Long shadows back road, by Jack McLaren.Mike Hensen/Postmedia Network

Soon, McLaren was invited to join the famed Arts & Letters Club in Toronto, where he was re-acquainted with former artist friends, including the Group of Seven.

Years later, he was elected to the Ontario Society of Artists.

In 1933, McLaren mastered the technique of engraving on linoleum.

Through the 1920s and ’30s, McLaren continued to exhibit his work alongside the Group of Seven and abstract painting pioneer Bertram Brooker.

Henshall said despite Brooker and McLaren painting in a similar, abstract style — dubbed “crazy art” by critics at the time — only Brooker is credited as pioneering the movement in Canada. Today, some of Brooker’s pieces can fetch $100,000 at auctions.

“The biggest injustice to the art community is that we know Jack McLaren and Bertram Brooker, at exactly the same time, had the same ideas and did the same paintings,” Henshall said. “McLaren was an equal contributor to this movement.”

In the 1960s, McLaren settled in Benmiller, a small community just east of Goderich. He became president of the Huron County Historical Society and drafted its logo, which is used to this day.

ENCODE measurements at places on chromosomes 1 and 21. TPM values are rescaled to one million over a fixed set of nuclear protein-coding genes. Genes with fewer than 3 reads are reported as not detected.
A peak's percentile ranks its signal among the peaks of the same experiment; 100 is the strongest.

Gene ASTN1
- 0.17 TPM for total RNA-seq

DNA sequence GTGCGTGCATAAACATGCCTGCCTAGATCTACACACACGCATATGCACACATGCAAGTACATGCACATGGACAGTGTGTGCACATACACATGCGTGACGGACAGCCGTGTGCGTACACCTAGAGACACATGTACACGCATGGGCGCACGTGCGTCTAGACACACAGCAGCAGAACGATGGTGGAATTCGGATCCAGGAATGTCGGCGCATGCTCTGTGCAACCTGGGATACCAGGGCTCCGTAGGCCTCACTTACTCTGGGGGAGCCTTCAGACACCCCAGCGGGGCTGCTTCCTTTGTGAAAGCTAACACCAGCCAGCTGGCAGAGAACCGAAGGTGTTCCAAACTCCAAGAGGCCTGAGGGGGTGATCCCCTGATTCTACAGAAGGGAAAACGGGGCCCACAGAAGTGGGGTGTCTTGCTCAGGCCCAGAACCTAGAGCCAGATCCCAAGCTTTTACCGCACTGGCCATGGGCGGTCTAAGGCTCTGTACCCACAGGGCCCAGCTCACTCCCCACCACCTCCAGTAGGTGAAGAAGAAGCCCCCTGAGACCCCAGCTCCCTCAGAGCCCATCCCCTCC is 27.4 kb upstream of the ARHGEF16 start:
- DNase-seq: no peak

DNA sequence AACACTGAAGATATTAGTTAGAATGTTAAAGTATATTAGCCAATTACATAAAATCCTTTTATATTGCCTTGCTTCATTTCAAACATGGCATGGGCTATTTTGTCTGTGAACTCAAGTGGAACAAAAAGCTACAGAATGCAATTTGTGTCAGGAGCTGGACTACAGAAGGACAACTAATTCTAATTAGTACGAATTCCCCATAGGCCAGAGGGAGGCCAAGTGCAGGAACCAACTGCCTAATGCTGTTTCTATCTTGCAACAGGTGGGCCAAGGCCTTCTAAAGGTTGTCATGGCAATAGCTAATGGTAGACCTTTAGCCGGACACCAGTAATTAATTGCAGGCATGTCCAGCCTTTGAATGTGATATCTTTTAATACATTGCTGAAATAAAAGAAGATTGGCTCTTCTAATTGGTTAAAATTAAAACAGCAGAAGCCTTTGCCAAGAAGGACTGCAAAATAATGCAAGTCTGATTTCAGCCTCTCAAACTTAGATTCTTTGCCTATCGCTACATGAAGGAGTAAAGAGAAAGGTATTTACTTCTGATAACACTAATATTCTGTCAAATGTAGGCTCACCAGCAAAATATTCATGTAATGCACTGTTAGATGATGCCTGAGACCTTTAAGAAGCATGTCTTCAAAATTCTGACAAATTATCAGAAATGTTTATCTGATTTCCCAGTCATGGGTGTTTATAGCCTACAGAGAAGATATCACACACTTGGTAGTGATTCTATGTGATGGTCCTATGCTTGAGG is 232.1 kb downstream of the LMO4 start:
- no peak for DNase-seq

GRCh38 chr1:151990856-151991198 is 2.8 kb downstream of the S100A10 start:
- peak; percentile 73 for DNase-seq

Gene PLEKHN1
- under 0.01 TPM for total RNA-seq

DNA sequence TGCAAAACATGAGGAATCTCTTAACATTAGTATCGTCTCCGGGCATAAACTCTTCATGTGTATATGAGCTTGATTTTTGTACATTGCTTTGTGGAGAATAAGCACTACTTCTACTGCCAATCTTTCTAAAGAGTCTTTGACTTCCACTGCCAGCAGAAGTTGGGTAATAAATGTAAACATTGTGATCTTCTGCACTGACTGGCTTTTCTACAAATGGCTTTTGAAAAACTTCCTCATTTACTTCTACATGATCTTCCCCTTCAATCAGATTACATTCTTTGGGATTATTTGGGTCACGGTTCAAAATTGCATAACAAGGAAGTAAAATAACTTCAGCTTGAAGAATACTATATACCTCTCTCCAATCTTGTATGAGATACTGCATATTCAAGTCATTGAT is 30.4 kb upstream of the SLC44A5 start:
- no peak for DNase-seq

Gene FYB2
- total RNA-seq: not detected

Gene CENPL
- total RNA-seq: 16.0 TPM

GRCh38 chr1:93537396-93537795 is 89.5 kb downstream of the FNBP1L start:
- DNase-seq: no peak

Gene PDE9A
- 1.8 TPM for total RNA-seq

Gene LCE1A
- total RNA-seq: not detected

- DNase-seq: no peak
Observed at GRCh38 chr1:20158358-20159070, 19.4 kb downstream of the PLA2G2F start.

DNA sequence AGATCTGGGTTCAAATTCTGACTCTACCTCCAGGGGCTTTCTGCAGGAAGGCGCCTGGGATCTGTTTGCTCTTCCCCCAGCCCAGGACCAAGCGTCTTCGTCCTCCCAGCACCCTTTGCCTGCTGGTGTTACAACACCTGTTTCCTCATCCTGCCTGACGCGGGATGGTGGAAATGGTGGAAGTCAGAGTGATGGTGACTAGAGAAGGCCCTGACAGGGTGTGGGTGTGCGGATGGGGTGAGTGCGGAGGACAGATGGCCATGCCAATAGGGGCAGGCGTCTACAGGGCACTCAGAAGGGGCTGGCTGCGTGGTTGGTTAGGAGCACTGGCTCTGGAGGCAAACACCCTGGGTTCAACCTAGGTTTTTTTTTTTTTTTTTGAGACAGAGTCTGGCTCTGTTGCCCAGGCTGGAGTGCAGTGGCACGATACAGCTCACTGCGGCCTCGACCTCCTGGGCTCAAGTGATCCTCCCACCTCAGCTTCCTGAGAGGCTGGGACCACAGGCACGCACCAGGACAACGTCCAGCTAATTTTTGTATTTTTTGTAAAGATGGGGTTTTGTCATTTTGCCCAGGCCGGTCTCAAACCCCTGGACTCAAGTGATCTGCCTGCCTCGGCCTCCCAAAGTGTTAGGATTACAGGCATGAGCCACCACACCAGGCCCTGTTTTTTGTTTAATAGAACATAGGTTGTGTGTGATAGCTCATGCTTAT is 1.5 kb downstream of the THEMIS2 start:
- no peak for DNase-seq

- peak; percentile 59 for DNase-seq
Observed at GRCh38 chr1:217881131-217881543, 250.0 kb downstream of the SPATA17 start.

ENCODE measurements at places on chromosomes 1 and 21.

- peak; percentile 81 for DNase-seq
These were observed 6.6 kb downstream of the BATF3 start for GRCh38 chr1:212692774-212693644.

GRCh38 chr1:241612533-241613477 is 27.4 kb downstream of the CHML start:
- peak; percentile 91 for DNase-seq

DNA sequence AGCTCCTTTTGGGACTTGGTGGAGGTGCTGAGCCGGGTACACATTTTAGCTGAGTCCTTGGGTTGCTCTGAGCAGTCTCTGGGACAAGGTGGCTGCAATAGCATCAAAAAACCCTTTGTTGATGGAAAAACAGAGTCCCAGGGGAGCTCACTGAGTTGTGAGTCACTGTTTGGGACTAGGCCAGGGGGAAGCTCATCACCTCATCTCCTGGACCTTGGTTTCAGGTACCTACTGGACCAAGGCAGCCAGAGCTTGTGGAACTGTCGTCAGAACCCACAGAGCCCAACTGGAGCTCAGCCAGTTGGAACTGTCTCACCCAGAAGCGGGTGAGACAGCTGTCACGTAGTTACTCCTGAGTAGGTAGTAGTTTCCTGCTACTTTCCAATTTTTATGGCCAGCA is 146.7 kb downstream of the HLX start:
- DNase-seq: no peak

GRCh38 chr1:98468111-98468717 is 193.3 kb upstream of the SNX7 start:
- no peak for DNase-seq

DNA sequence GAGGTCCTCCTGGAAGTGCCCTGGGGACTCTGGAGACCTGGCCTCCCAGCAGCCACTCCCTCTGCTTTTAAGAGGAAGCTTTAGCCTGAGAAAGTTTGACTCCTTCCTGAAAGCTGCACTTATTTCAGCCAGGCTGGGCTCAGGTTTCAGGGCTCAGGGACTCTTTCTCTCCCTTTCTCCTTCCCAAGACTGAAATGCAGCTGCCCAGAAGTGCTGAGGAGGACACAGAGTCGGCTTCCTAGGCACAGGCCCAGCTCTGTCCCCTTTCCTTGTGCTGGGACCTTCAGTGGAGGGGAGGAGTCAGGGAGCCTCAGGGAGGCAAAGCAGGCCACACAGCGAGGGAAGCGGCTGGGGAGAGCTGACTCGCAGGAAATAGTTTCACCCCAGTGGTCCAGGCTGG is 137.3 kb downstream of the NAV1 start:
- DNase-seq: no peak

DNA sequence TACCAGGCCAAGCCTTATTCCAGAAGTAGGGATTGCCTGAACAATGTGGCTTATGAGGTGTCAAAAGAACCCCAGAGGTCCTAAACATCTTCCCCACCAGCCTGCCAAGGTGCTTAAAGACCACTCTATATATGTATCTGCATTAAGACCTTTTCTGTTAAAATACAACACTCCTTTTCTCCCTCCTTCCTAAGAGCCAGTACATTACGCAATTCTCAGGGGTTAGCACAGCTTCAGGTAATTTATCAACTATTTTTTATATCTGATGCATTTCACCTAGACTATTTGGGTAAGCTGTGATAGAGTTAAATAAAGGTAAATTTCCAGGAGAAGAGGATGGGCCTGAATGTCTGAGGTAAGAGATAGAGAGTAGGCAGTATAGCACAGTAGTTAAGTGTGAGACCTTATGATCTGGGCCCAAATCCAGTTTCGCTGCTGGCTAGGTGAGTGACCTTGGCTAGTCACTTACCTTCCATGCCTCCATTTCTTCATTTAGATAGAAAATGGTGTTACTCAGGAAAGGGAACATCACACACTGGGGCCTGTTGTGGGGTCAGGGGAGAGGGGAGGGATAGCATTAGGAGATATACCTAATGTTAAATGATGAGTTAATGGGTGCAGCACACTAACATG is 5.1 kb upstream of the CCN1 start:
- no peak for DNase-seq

He was actively involved in the community and continued to paint until he died in 1988.

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“McLaren didn’t want to be in the limelight,” Henshall said. “He just sort of faded away. It’s truly sad.”

Henshall hopes his book and the museum exhibit help get McLaren the recognition he deserves.

“I think it’s truly a matter of national pride,” Henshall said. “McLaren deserves so much more credit.”

The Huron County Museum’s McLaren exhibit opened in the fall and runs until mid-April. COVID-19 safety protocols are in effect.

A virtual speaker series complementing the exhibit launches Dec. 17, with Henshall as the first guest speaker.

“This man’s life really does deserve a broader audience,” said Susan Glousher, director of the Huron County Historical Society, which partnered with the museum on the exhibit.

Glousher said the exhibit started to come together as historical society members were looking through boxes of McLaren reference files that had been kept at the local high school.

When the community was asked to contribute paintings, they came in “like dominos.”

One painting was even rescued from a local garage sale. “Even some people who owned (McLaren’s) paintings didn’t know what his accomplishments were,” Glousher said.

She said the exhibit helps preserve a hidden gem in the region’s history.

“It’s about understanding the people that loved Huron County for us and contributed to Huron County and leave that lasting legacy,” Glousher said. “All those paintings that are living on in our county and farther, they’re little gifts to people.”

Dana Lumby, technician assistant at the Huron County Museum in Goderich, shows part of the exhibit celebrating the works of the late Benmiller artist Jack McLaren, who had a great influence on the Canadian arts scene. Mike Hensen/Postmedia Network